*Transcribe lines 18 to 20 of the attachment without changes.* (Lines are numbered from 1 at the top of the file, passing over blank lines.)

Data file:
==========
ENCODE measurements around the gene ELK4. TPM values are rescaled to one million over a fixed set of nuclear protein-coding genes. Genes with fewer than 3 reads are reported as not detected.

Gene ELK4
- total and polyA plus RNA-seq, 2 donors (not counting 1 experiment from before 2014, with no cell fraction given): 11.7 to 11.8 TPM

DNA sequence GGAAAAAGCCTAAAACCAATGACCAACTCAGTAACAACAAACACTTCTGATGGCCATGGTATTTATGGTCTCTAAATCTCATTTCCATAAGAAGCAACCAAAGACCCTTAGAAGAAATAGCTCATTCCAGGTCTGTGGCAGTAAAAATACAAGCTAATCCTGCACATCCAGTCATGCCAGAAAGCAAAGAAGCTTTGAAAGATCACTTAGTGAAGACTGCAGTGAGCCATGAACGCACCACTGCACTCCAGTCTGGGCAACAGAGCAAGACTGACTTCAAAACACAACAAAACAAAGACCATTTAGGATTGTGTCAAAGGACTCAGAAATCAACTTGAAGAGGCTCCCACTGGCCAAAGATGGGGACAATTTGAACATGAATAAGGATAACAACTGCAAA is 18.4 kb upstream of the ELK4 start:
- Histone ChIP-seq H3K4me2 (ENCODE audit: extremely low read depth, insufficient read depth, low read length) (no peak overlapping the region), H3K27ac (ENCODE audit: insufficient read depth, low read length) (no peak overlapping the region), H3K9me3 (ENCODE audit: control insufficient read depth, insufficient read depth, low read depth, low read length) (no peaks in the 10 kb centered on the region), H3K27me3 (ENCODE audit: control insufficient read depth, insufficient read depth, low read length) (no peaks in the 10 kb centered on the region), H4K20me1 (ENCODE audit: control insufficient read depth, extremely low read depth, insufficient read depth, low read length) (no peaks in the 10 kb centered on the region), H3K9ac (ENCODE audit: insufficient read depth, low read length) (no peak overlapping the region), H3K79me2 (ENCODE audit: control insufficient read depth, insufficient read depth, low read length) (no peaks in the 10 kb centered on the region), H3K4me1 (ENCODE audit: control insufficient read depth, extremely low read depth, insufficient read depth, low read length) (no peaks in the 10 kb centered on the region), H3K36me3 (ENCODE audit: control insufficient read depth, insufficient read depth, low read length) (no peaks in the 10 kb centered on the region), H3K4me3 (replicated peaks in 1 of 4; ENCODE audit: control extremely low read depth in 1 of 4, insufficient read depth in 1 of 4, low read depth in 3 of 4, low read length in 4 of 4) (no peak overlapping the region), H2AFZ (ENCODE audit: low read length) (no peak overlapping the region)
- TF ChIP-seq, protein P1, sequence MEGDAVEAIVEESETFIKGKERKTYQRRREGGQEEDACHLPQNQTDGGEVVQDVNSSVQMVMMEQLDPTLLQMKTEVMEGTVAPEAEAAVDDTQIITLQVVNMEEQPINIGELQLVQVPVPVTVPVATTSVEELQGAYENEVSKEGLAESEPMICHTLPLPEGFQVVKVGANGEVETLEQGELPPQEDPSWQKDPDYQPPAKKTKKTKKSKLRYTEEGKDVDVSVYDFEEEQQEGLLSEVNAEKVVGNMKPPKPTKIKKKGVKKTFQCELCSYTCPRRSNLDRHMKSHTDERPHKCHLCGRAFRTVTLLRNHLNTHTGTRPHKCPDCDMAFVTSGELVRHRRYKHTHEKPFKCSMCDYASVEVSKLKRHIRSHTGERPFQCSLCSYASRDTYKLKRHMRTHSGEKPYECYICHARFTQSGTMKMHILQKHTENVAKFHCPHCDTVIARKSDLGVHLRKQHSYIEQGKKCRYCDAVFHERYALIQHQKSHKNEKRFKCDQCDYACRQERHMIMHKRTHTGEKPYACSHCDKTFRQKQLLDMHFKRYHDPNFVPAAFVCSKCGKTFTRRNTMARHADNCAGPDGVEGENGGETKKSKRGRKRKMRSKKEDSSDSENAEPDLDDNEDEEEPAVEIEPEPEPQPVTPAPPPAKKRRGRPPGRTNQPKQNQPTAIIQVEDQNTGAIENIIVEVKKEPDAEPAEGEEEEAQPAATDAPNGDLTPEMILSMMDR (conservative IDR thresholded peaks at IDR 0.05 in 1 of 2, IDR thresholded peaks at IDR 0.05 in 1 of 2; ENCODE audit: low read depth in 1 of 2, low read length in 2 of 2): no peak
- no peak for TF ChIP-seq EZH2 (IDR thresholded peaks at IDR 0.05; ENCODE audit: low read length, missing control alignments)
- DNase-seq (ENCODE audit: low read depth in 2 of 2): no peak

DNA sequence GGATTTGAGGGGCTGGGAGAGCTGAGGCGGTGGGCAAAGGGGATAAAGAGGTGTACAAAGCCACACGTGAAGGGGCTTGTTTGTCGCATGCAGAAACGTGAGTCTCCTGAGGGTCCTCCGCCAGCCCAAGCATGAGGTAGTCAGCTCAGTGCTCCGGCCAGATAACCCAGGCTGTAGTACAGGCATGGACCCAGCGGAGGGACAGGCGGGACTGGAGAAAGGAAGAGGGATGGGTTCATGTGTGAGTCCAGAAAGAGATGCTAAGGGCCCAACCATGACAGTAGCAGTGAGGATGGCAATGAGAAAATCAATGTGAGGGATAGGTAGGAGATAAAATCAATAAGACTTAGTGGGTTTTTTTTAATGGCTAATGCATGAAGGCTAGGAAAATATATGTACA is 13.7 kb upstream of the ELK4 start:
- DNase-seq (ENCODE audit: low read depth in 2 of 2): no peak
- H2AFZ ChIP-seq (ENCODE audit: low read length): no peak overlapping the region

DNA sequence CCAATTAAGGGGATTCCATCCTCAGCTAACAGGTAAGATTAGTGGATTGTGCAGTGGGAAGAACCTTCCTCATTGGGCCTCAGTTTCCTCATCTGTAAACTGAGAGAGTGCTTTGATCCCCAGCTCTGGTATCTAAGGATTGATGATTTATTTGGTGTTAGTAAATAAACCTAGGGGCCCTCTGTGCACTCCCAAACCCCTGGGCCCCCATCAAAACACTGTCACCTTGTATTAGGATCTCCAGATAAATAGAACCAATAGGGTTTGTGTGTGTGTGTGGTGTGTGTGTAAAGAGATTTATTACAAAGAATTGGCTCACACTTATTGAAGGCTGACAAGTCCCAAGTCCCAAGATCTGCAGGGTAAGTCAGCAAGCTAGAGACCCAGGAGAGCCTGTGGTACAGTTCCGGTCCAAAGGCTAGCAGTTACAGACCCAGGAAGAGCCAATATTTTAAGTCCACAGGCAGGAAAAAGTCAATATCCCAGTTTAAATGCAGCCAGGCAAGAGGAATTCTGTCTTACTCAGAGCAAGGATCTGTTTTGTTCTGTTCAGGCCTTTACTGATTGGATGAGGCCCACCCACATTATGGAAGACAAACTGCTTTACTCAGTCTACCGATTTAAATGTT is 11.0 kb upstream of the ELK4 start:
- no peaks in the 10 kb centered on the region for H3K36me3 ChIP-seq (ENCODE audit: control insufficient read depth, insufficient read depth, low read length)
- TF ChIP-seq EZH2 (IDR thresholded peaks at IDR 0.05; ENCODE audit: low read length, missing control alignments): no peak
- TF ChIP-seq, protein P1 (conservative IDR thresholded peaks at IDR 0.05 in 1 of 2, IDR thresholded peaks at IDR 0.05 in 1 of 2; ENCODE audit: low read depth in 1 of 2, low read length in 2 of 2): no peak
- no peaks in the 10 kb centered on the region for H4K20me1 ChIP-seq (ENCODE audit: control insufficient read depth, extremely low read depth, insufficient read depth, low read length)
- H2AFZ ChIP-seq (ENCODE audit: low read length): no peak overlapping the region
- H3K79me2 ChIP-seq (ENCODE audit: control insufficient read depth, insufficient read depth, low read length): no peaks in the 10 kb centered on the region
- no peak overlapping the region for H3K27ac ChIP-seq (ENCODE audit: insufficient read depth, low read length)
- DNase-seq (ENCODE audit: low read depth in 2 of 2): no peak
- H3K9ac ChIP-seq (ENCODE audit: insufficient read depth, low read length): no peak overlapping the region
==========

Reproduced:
- H3K79me2 ChIP-seq (ENCODE audit: control insufficient read depth, insufficient read depth, low read length): no peaks in the 10 kb centered on the region
- no peak overlapping the region for H3K27ac ChIP-seq (ENCODE audit: insufficient read depth, low read length)
- DNase-seq (ENCODE audit: low read depth in 2 of 2): no peak